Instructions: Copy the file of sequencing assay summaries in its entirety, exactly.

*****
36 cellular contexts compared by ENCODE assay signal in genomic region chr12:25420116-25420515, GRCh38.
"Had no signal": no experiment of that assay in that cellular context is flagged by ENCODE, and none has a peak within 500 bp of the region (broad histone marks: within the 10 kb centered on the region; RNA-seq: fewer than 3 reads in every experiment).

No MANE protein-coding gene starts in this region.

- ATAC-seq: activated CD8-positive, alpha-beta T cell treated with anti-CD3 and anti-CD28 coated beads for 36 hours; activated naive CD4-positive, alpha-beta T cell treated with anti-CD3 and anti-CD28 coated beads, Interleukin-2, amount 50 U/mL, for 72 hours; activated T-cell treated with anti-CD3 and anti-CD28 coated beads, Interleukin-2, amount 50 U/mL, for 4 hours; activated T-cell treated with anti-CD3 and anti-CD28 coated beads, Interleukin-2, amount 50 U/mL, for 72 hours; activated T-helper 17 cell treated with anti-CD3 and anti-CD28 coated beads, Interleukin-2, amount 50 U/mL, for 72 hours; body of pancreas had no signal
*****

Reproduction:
36 cellular contexts compared by ENCODE assay signal in genomic region chr12:25420116-25420515, GRCh38.
"Had no signal": no experiment of that assay in that cellular context is flagged by ENCODE, and none has a peak within 500 bp of the region (broad histone marks: within the 10 kb centered on the region; RNA-seq: fewer than 3 reads in every experiment).

No MANE protein-coding gene starts in this region.

- ATAC-seq: activated CD8-positive, alpha-beta T cell treated with anti-CD3 and anti-CD28 coated beads for 36 hours; activated naive CD4-positive, alpha-beta T cell treated with anti-CD3 and anti-CD28 coated beads, Interleukin-2, amount 50 U/mL, for 72 hours; activated T-cell treated with anti-CD3 and anti-CD28 coated beads, Interleukin-2, amount 50 U/mL, for 4 hours; activated T-cell treated with anti-CD3 and anti-CD28 coated beads, Interleukin-2, amount 50 U/mL, for 72 hours; activated T-helper 17 cell treated with anti-CD3 and anti-CD28 coated beads, Interleukin-2, amount 50 U/mL, for 72 hours; body of pancreas had no signal